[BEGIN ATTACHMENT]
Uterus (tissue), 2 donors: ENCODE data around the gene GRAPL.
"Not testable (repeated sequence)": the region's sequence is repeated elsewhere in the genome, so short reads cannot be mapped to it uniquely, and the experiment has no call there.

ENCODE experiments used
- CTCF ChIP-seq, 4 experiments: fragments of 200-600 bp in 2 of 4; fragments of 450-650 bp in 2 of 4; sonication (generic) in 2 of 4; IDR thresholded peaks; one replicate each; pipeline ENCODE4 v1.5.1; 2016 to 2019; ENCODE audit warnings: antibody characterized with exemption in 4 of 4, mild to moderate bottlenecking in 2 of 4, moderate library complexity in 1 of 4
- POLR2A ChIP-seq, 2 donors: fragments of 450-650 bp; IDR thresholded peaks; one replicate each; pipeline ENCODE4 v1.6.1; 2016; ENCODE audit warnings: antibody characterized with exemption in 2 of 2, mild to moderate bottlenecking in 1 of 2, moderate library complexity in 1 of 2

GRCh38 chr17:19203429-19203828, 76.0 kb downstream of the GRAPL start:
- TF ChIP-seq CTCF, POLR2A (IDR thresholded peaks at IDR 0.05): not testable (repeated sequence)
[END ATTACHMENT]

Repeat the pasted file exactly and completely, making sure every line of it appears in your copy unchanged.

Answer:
Uterus (tissue), 2 donors: ENCODE data around the gene GRAPL.
"Not testable (repeated sequence)": the region's sequence is repeated elsewhere in the genome, so short reads cannot be mapped to it uniquely, and the experiment has no call there.

ENCODE experiments used
- CTCF ChIP-seq, 4 experiments: fragments of 200-600 bp in 2 of 4; fragments of 450-650 bp in 2 of 4; sonication (generic) in 2 of 4; IDR thresholded peaks; one replicate each; pipeline ENCODE4 v1.5.1; 2016 to 2019; ENCODE audit warnings: antibody characterized with exemption in 4 of 4, mild to moderate bottlenecking in 2 of 4, moderate library complexity in 1 of 4
- POLR2A ChIP-seq, 2 donors: fragments of 450-650 bp; IDR thresholded peaks; one replicate each; pipeline ENCODE4 v1.6.1; 2016; ENCODE audit warnings: antibody characterized with exemption in 2 of 2, mild to moderate bottlenecking in 1 of 2, moderate library complexity in 1 of 2

GRCh38 chr17:19203429-19203828, 76.0 kb downstream of the GRAPL start:
- TF ChIP-seq CTCF, POLR2A (IDR thresholded peaks at IDR 0.05): not testable (repeated sequence)